Today—as you are probably aware—is New Year’s Eve, meaning there are less than 24 hours left in 2011. This week at Wahoo’s on First, we’ve been counting down the biggest Indians plays of the season. But while we’ve spilled plenty of ink on the clutch performances that helped the Indians win, we haven’t paid much attention to the most emotionally exciting moments of 2011, the ones that have stayed with us and gave us hope all year long.
In this special edition of the Weekly Wroundtable, we asked 11 Indians bloggers from six different sites to weigh in with their favorite moment of the 2011 season. Here’s what we all had to say:
Lewie Pollis: With apologies to either of Travis Hafner’s two walk-off home runs and that great comeback against the Red Sox, I have to go with the home run Jim Thome hit (on his birthday) in his second game. Watching him pound the ball into the bleachers again was simply magical.
Geordy Boveroux: My favorite Indians moment was probably the entire series against the Cincinnati Reds. Asdrubal Cabrera raked the entire series and finally got some national recognition for his great season. That was the point where everyone started to think Cleveland was legitimate, and was the first time in years Tribe fans could truly be proud.
Andrew Zajac (Indians Prospect Insider): My favorite moment of the year was easily Jason Kipnis‘ game winning base hit against the Angels that was also his first major league hit. It defined the season in two different ways: the comeback kids of 2011 and the youth movement.
TD (WaitingForNextYear): The Hafner walk-off grand slam vs the Blue Jays. I was stunned. I was watching in bed and my wife was asleep next to me and when he crushed that ball I let out a huge gasp. She shot up as if something shocking happened. It did.
Nino Colla (The Tribe Daily): My favorite moment was Carlos Santana‘s walk-off grand slam against the Tigers during the Tribe’s early season run. Mostly because I experienced it live but also because that seemed to be the beginning of thoughts that the Tribe could actually be for real.
Brian (Cleveland Sports Torture): April 29, Indians vs. Tigers, bottom of the ninth, Carlos Santana crushed a 3-1 pitch deep to right with the bases loaded to give the Tribe a 9-5 win. I still have the MLB TV highlight on my TiVo and may never delete it because of the absolute perfect camaraderie the Indians had meeting the dancing Santana at home plate.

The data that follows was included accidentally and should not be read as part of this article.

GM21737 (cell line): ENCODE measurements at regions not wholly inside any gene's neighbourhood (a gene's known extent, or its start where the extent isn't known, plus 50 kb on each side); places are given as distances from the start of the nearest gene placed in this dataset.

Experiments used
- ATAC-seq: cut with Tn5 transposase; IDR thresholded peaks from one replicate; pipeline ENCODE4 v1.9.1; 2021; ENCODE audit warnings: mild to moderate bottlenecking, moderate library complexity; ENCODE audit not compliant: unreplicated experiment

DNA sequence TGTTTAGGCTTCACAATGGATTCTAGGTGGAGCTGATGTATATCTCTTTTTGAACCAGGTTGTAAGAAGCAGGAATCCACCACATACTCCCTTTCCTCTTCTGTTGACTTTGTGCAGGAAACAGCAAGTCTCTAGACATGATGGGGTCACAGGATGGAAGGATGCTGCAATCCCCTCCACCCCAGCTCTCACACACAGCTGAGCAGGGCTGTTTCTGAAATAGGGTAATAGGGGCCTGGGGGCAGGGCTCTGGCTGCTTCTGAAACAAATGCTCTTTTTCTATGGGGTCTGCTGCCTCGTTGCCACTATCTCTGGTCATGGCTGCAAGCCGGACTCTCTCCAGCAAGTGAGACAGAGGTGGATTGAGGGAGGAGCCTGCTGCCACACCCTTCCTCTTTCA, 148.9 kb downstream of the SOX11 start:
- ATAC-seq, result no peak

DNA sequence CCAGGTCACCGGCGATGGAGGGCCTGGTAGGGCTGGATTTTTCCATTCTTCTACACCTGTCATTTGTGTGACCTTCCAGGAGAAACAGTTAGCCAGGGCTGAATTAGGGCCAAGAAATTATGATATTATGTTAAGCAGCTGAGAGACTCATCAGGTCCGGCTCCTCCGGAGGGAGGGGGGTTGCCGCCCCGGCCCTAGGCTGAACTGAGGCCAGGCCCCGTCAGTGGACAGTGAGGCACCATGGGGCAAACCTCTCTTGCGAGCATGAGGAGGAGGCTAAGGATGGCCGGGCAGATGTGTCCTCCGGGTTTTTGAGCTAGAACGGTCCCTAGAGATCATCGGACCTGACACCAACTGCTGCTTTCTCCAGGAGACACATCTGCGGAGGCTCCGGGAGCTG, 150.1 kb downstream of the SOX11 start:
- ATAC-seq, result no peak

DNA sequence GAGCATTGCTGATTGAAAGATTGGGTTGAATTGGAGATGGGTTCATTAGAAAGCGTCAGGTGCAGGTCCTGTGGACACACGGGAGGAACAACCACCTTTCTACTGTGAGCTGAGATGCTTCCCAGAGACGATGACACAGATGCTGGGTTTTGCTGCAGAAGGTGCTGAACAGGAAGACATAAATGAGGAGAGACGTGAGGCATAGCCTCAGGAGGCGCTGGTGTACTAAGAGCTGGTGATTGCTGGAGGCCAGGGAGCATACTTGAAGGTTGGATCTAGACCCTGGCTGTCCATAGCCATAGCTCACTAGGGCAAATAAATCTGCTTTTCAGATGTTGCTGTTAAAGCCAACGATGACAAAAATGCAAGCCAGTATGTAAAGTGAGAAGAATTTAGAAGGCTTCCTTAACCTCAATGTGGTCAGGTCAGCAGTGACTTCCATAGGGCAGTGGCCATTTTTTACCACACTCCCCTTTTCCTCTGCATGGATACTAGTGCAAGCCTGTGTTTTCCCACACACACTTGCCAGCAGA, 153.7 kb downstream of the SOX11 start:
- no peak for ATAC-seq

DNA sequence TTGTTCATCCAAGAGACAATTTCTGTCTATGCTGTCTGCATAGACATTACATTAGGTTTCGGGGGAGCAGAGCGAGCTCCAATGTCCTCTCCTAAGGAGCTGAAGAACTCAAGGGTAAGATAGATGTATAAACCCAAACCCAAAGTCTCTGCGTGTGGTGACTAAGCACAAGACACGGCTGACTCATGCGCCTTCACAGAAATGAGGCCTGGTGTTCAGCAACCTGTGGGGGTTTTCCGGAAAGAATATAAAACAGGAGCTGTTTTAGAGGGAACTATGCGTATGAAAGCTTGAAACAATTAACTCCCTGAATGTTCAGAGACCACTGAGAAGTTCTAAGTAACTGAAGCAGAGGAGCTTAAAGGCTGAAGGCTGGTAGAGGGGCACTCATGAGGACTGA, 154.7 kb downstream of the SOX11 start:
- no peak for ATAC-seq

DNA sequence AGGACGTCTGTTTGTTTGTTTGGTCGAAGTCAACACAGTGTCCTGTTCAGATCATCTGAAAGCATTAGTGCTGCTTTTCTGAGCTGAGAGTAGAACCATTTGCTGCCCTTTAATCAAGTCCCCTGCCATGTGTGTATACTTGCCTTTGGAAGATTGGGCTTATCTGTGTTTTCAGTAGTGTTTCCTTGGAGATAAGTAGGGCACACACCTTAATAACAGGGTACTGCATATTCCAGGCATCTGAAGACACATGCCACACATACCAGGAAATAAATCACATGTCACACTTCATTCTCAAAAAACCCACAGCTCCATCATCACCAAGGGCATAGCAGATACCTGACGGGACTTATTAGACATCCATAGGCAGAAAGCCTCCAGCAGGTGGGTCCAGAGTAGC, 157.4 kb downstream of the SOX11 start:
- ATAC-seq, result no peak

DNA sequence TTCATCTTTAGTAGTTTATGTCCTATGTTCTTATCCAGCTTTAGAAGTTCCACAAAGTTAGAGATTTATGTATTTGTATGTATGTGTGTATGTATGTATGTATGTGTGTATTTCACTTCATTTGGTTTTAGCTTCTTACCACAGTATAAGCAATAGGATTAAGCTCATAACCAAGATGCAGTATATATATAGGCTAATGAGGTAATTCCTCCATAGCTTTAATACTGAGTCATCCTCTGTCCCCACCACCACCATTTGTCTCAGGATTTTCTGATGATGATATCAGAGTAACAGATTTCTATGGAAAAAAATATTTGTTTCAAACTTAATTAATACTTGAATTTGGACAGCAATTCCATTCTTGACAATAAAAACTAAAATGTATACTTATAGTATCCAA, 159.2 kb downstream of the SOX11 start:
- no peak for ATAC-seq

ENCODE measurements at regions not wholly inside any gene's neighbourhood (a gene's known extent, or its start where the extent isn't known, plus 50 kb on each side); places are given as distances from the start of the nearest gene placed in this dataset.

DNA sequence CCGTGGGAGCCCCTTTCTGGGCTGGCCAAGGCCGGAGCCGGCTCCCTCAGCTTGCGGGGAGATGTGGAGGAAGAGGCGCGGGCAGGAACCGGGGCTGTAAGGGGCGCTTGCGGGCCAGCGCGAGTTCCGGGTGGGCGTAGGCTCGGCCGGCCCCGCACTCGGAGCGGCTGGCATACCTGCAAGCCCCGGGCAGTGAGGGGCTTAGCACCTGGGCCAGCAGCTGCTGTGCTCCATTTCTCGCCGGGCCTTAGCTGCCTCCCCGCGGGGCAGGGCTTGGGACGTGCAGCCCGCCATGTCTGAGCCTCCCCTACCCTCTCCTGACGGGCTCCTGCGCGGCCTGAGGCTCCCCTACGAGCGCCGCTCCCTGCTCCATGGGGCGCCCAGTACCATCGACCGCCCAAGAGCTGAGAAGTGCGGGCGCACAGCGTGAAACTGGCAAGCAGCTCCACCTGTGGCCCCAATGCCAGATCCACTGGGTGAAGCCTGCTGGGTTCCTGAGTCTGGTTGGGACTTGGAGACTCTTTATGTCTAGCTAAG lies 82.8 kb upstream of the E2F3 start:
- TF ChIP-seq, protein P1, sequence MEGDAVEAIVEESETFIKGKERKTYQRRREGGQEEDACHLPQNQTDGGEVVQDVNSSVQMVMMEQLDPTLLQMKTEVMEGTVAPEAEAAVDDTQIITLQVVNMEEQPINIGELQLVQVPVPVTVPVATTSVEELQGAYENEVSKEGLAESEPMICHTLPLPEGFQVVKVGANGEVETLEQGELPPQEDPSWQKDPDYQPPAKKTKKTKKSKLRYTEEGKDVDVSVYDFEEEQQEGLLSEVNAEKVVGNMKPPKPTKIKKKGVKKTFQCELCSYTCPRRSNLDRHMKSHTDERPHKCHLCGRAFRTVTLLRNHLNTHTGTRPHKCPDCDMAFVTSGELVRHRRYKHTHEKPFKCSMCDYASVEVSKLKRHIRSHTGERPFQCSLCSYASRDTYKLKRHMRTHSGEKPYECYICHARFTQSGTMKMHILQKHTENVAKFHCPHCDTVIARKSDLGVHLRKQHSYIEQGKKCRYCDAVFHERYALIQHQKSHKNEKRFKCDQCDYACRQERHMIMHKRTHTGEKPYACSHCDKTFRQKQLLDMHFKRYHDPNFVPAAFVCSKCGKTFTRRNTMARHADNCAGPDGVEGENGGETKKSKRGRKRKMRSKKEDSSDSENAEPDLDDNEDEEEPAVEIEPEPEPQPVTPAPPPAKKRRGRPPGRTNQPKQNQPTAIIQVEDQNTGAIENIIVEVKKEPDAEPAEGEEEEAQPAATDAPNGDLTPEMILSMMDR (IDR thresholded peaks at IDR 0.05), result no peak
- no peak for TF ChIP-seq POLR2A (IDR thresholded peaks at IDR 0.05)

Jim Piascik (Bleacher Report): My favorite Indians moment of the year was seeing Jason Kipnis’ debut in person. Watching him in Akron in 2010, I saw the talent that made him a great player last year. Not much happened in the game itself, but I loved being there for the start of his career.
Charlie Adams (Indians Prospect Insider): My favorite moment was the end of July and beginning of August: the two weeks following Jason Kipnis’ call-up. He capped it off with a 5-5, 2B, HR night against Detroit. Kipnis made the rest of the season a little more interesting despite the tide turning against the Tribe after that hot start.
Craig Lyndall (WaitingForNextYear): Ezequiel Carrera won’t go down in history for the Tribe but for one day he was nearly a legend. His drag bunt single to help the Indians beat the Reds 5-4 in his first major league action was awesome. The Indians were 27-15 and had the best record in the majors. If only we could somehow freeze that moment in time.
Samantha Bunten (Bleacher Report): Pronk’s walk-off slam against Toronto is up there, as is Jim Thome’s bomb to center field on his tribute night, but my absolute favorite 2011 moment was Ezequiel Carrera’s walk-off drag bunt back in May to beat the Reds 5-4. Walk-off homers are certainly more dramatic, but Carerra’s version of a walk-off was an example of the many unique oddities that make baseball so fantastic to watch.
Andrew Cooper: My favorite moment of 2011 was the Indians’ record-setting April. By setting a franchise record with 18 wins in April, including sweeps over the Red Sox, Mariners, Orioles, and Tigers, the Tribe all but guaranteed that they would be in contention until at least the All-Star Break. The brand of baseball that the Indians played gave us die-hards – at least temporarily – what we so desperately yearn for: hope.